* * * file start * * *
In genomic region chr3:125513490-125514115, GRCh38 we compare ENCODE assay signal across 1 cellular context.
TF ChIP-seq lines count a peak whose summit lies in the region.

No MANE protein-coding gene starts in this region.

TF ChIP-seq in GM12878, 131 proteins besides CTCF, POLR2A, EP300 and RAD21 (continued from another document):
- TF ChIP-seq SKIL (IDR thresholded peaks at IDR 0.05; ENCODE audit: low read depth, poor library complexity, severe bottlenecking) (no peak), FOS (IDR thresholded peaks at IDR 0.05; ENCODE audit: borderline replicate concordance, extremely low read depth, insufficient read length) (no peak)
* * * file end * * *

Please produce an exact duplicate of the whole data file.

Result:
In genomic region chr3:125513490-125514115, GRCh38 we compare ENCODE assay signal across 1 cellular context.
TF ChIP-seq lines count a peak whose summit lies in the region.

No MANE protein-coding gene starts in this region.

TF ChIP-seq in GM12878, 131 proteins besides CTCF, POLR2A, EP300 and RAD21 (continued from another document):
- TF ChIP-seq SKIL (IDR thresholded peaks at IDR 0.05; ENCODE audit: low read depth, poor library complexity, severe bottlenecking) (no peak), FOS (IDR thresholded peaks at IDR 0.05; ENCODE audit: borderline replicate concordance, extremely low read depth, insufficient read length) (no peak)